Monday

Trapped in the Middle of the Ocean -- Third in the Series of Cruise Devotions

"I could never go on a cruise," a friend of mine said the other day as we discussed my recent 27th anniversary cruise. "There's just something about being stuck out in the middle of the ocean, unable to get back to land whenever you want to that makes me feel, well . . . vulnerable," she concluded.

I understand exactly how she feels. 

I shared her feelings as our ship pulled away from the dock on that first day, and I watched the skyline of Charleston get smaller and smaller until it disappeared completely. Although our ship had seemed enormous when we boarded, it was dwarfed by the miles of empty ocean that soon surrounded it. Gazing at the lifeboats strung like wooden beads around the ship caused a tiny flutter of fear to dance in my middle as I pondered the "what ifs."

Other experiences over the course of my lifetime have fed that butterfly of fear:

Taking a mission trip to another country.
Sending a child off to college.
Signing consent forms for surgery.
Helping my daughter move to one of the most dangerous cities in the country.
Making a will.

These experiences and others like them cause us to realize a truth we try not to think about -- we are vulnerable.

The apostle Paul felt that same vulnerability. As he said goodbye to loved ones and friends, he said, "I am going to Jerusalem, not knowing what will happen to me there." He recognized, contrary to what William Henley suggests in his poem, "Invictus," that we are not masters of our own fates, nor captains of our own souls.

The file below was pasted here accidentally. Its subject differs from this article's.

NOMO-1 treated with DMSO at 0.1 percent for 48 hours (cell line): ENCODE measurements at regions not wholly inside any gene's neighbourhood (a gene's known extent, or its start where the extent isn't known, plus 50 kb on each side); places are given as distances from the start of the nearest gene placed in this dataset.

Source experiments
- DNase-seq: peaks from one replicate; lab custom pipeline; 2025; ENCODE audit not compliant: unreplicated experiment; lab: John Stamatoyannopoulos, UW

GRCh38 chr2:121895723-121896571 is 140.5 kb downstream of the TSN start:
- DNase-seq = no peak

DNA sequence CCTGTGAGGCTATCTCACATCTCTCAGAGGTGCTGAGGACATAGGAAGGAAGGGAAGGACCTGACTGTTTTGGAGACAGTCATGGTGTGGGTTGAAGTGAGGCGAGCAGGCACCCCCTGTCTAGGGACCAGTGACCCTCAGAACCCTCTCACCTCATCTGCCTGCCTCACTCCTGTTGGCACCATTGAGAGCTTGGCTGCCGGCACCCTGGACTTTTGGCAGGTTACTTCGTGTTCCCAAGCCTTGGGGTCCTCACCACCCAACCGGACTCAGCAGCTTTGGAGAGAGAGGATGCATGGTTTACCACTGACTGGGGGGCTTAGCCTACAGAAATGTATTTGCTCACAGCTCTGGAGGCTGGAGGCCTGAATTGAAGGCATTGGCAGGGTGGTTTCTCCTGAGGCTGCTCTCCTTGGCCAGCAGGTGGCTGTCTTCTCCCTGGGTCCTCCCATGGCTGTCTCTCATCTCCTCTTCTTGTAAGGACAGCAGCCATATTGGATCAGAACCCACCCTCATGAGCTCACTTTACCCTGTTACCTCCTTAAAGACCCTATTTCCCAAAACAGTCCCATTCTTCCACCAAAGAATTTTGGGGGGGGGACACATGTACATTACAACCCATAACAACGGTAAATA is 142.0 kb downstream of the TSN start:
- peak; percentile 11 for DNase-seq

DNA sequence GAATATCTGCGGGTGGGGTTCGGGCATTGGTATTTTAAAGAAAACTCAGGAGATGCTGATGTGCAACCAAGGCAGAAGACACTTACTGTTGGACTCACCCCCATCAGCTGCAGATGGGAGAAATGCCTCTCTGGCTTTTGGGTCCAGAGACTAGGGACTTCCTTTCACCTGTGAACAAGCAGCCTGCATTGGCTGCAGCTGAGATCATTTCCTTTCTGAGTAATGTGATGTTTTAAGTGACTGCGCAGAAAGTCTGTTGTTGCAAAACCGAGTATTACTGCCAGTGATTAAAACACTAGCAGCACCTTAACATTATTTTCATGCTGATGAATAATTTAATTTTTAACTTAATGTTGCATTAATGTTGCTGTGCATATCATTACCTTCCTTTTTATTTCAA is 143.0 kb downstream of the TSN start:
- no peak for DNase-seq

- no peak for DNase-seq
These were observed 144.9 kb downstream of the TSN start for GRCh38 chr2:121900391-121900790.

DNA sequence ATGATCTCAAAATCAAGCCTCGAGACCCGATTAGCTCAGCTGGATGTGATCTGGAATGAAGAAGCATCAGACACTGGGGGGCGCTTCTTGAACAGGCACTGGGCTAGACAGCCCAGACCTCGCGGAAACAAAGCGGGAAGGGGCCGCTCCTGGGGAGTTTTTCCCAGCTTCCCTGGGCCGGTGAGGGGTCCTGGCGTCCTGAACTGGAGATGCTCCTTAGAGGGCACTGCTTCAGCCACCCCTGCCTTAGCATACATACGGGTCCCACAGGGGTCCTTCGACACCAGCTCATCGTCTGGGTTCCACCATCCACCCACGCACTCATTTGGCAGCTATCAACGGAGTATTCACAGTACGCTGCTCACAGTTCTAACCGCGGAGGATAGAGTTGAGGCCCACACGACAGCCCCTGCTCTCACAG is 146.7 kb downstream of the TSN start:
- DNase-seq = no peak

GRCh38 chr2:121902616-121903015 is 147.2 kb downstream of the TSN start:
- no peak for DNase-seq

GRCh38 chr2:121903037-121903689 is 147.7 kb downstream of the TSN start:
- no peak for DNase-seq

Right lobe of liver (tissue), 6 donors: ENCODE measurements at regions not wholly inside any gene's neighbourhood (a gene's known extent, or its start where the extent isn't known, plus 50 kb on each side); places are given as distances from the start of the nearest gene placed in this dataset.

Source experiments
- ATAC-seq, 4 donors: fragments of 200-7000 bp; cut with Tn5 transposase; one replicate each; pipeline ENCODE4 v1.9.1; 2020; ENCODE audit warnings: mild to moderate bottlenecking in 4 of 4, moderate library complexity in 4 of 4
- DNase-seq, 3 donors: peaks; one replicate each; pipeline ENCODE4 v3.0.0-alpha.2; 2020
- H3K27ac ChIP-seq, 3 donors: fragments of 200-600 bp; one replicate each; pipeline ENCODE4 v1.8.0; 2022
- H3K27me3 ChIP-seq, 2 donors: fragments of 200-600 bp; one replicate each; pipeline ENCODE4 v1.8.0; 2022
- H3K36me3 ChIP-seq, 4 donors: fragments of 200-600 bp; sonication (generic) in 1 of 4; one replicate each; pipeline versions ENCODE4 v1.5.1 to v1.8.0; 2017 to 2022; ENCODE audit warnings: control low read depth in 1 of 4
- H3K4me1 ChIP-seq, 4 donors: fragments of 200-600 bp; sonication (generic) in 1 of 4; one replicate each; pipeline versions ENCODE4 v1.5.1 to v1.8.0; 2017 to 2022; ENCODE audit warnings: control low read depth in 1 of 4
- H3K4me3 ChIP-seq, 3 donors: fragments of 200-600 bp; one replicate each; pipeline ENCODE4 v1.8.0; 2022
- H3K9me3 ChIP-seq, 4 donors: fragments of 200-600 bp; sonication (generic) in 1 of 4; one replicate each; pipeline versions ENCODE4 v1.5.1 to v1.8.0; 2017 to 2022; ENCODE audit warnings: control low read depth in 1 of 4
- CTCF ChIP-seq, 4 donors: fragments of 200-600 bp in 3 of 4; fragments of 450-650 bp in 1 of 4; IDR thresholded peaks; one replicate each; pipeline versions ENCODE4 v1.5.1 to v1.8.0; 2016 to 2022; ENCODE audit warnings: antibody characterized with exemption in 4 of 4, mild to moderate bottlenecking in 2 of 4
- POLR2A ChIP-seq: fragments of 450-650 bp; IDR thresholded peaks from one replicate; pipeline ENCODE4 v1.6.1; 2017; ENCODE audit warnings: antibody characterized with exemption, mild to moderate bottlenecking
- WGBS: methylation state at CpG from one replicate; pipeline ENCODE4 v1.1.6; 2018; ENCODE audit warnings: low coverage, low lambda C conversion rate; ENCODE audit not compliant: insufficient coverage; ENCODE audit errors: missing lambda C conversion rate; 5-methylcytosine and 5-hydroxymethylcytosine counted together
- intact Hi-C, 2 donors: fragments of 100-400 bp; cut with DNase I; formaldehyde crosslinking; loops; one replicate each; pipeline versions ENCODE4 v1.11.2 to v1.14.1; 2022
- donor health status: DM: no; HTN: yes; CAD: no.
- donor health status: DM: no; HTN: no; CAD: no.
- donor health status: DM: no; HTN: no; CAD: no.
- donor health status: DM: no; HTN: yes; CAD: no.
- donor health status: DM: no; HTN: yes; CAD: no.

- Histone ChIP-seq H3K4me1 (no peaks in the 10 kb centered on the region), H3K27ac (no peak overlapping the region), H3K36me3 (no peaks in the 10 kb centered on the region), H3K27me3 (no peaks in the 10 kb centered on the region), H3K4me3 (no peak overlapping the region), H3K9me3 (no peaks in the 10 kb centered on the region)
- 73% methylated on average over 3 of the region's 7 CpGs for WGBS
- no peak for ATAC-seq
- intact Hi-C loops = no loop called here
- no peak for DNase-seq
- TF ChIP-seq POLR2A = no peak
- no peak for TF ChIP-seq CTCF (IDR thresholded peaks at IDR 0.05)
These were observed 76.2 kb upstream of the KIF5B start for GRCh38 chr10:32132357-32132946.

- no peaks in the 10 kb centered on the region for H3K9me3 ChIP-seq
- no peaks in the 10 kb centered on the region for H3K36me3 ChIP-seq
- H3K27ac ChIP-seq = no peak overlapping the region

On the contrary, we owe the very breath in our bodies and the life in our souls to God's great love and care. Jeremiah the prophet understood this when  he penned Lamentations 3:22. He said it is "because of the LORD's great love we are not consumed, for his compassions never fail."

It is also on the basis of God's love and sovereign control over the events of our lives that we can rest secure. Corrie Ten Boom said this, "In the center of a hurricane there is absolute peace and quiet. There is no safer place than in the center of the will of God." 

This reminds me that I am safer in the center of God's will in the deepest jungles of Africa than outside God's will in my own home. Safety is not in a place. Safety is in a person. And as Corrie said, safety is not always the absence of difficulty, but the presence of God.

Paul knew this. Listen to his poignant words of farewell to friends he knew he would never see again on this side of eternity. 

"And now, compelled by the Spirit, I am going to Jerusalem, not knowing what will happen to me there. I only know that in every city the Holy Spirit warns me that prison and hardships are facing me."

"However, I consider my life worth nothing to me, if only I may finish the race and complete the task the Lord Jesus has given me--the task of testifying to the gospel of God's grace" (Acts 20:22-24).  

Is God calling you today out of your place of apparent safety and into the center of His will, risky though that may appear to be? If His calling is sure, you are safe to follow Him. 

 "Without faith, it is impossible to please God, because anyone who comes to him must believe that he exists and that he rewards those who earnestly seek him" (Heb. 11:6).

You can trust Him. 


"By faith Abraham, when called to go to a place he would later receive as his inheritance, obeyed and went, even though he did not know where he was going. By faith he made his home in the promised land like a stranger in a foreign country; he lived in tents, as did Isaac and Jacob, who were heirs with him of the same promise. For he was looking forward to the city with foundations, whose architect and builder is God" (Heb. 11:8-10).




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